This story was directly inspired by the occasion of my birthday and my musings about the way we measure time. It is rigorously logical but uses the logic of associations between ideas rather than the logic of empirical causality. As I have explained elsewhere, this is a common working method of mine. This tale also disproves the old adage that there are no 'new' plots. The central conceit relies entirely on the possibilities that exist because of the telephone and would have been inconceivable before the invention of that instrument. Technology opens up new narratives not merely in terms of the usage of the technological objects themselves but in the unexpected consequences that arise from their application in the world. These consequences are epiphenomena of the invention and can rarely be predicted accurately.
It was the day before my fiftieth birthday. I sat in the most comfortable chair in my house and tried to focus on enjoying the fact that I was still in my forties. I wanted to squeeze every last drop from that decade before I finally reached the half century point.
I closed my eyes and concentrated on doing this, as if the pressure of my tight eyelids was the mechanism by which the juice of youthfulness was extracted from the flesh of the year. Not that one really is a youth in one’s forties but time is relative, as we know, and the impending leap into my fifties did seem a considerable one.
Then I realised that there wouldn’t actually be a leap. There could be no abrupt switch from my forties to my fifties, as if I had to jump a hurdle and land on the far side with slightly more weary bones. The process was in fact gradual, like gangrene, and had commenced during my sojourn in the chair. Parts of me already were fifty.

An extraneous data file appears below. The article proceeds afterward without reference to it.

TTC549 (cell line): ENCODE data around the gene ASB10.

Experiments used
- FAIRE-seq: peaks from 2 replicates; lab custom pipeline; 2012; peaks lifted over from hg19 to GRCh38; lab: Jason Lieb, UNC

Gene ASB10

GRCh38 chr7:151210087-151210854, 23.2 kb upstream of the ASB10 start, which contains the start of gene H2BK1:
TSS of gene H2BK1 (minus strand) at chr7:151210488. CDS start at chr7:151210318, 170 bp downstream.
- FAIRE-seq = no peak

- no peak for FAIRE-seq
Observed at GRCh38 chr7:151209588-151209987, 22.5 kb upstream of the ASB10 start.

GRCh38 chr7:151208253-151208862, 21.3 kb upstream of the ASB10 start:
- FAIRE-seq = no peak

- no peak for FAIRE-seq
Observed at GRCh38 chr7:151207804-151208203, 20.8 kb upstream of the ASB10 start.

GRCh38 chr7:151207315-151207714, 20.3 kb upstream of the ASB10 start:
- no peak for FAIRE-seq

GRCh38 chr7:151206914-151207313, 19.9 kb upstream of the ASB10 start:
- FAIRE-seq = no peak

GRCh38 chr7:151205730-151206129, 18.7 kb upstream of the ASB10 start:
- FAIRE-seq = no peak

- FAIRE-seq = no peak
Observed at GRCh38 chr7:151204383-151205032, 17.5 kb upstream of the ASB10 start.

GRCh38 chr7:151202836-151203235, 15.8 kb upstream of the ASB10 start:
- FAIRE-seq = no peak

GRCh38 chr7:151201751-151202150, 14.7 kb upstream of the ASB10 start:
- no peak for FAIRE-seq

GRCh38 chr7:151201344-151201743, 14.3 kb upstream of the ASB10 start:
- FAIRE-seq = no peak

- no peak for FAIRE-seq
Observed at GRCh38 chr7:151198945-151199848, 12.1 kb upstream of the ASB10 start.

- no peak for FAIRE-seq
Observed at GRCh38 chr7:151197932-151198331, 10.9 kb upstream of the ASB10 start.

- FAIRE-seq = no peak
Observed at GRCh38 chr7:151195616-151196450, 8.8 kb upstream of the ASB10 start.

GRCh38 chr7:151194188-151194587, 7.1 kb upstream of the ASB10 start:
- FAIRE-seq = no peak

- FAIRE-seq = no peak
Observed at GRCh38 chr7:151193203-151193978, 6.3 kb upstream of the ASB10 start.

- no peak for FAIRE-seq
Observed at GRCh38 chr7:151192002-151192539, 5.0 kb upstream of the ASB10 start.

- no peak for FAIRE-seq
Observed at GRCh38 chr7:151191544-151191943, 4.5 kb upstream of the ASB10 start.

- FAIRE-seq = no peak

This requires an explanation. Let me provide it.
I am not referring to the truism that ‘age’ is how you feel rather than a simple measurement of how long you have existed on the Earth. It is clear that the number of times our planet orbits the sun is merely a convenience of administration when applied to people.
It is useful to society to define an exact age in this manner but it is not accurate. We age not astronomically but biologically and for some people the process is slower than for others. This may be unfair but it’s the truth and there is no point arguing. Genetics, fitness and luck all play a part, of course, but this is not what I discovered.
No, the insight that was granted to me in that chair at that moment had a spatial, one might even say geometric, foundation, rather than any direct association to biology. On the wall opposite my chair hung a large map of the world and it confronted me when I opened my eyes. The map showed lines of longitude clearly marked, thin strings connecting the north pole to the south, and strong enough not to snap.
Forgive that absurdity. Those lines are not real, of course, but they aid our understanding of the cosmic body on which we thrive. And they help divide this spinning orb of ours into time zones. As I blinked at the map, I saw that my former conviction that acute mindfulness would allow me to fully experience and enjoy the last day of my forties was a delusion and a naïve product of geographical ignorance.